Family Learns to Love Discomfort
There are few critiques more oft heard about tiny house living than “you can’t do that with kids.” The logic goes that kids have lots of stuff. They need play spaces and room for their soccer balls and American Girl dolls. Most of all, parents need a reprieve from their kids–a virtual impossibility in most sub-350 sq ft spaces.
None of this is “true” however. Around the world, families–parents, kids, even a grandparent or two–share small spaces. We’re not referring to impoverished nations. Highly developed countries like England, Japan and Singapore have significantly smaller homes than the US, Canada and Australia (who have more or less the world’s portliest homes).
Even here in the US, people are challenging the notion that families cannot happily live in a tiny space. For (an extreme) example, Andrew and Crystal Odom share a sub 300 sq ft tiny house with their two year old daughter. In the above interview, Andrew suggests that the things most people object to about sharing small spaces with a family–no room for stuff or private space–are reasons why you should do it. He argues that in larger homes people can avoid one another and even themselves. Not so in the tiny house. You’re constantly confronted by others. Sometimes it’s really uncomfortable. Without a place to duck out, you’re forced to grow, deal and find your comfort anyway.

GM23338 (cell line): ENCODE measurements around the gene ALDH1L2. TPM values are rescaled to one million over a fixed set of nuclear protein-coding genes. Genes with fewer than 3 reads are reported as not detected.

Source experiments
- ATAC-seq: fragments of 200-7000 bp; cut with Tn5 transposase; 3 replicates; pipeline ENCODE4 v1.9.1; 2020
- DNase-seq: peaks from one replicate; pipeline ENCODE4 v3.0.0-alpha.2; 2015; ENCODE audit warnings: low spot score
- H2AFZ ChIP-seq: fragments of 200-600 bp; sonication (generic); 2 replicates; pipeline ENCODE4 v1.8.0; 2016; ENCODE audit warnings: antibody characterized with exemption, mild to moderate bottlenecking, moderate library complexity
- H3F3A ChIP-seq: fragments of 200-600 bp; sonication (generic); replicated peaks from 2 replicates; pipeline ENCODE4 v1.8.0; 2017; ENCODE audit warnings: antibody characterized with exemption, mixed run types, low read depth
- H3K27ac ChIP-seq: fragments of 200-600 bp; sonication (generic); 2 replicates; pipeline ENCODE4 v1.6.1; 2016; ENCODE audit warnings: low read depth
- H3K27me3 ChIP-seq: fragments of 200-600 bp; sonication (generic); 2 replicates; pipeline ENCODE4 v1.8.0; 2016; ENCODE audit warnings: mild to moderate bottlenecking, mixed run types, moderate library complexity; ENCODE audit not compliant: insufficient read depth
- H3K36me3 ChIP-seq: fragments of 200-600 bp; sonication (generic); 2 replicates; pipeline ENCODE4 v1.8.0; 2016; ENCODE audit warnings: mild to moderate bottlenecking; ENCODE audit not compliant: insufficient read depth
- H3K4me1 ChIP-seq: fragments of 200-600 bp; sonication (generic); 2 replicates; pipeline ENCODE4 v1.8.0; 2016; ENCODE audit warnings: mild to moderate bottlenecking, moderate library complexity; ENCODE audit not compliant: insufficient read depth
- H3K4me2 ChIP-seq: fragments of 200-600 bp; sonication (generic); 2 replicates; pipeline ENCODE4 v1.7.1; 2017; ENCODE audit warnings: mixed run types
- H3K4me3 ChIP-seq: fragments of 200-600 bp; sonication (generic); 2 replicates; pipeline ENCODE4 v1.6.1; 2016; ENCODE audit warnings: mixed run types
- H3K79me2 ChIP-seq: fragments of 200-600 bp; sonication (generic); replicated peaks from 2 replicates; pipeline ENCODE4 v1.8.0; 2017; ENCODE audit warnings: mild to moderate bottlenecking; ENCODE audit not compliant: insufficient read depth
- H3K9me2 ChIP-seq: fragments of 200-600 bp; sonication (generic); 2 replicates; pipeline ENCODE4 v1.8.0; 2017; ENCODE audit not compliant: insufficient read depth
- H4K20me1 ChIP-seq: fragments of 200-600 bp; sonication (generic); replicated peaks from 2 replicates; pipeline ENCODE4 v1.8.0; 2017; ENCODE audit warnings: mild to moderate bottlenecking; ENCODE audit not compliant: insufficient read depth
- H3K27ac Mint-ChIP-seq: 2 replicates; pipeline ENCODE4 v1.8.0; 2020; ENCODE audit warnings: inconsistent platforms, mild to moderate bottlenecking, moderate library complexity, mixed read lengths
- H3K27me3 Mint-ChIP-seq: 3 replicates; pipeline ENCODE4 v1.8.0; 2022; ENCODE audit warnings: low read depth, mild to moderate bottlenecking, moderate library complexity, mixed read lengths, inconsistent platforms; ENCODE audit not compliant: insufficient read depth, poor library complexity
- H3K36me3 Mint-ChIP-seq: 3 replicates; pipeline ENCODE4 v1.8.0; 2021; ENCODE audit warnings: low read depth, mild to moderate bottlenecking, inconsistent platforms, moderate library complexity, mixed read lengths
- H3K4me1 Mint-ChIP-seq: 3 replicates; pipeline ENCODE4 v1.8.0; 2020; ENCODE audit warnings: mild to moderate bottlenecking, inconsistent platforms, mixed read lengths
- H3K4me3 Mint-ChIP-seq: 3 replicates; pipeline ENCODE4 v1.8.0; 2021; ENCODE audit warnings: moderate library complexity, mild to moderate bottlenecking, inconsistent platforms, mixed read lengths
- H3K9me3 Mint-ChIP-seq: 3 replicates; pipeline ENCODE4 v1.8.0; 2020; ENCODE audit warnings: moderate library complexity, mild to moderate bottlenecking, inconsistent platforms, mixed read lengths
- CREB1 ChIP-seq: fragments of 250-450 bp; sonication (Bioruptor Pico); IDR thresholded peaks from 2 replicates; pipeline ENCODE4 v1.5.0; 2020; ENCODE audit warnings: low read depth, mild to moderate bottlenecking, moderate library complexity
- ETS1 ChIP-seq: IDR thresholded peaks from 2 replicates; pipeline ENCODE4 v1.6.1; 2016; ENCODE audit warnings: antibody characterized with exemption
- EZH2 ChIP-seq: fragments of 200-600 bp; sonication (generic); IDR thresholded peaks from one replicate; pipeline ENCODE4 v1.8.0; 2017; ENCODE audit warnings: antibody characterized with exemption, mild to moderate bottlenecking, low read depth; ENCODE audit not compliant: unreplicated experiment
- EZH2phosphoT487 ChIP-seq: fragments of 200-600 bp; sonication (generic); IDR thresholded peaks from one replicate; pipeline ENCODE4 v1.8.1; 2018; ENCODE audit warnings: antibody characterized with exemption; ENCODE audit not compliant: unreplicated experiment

We appreciate Odom’s candor. He doesn’t sugarcoat the fact that there are definitely challenges in sharing such a small space. And we detect just a hint of longing in his voice for a bit of privacy. But he also seems earnest about his belief that the discomfor is making him a better person.
Of course just because it can be done doesn’t mean it should (especially when the two year old gets too big for her little bed). And there are other ways of dealing with your family and self than being crammed up against them. After all, Singapore boasts the world’s most unhappy people. Small space living induce self-actualization.
What do you think about Odom’s statements? Can the discomfort of sharing a small space be a catalyst for interpersonal and personal growth? Should we be moving toward rather than away from discomfort? Or are these the rationalizations of a dude who really likes not paying a mortgage?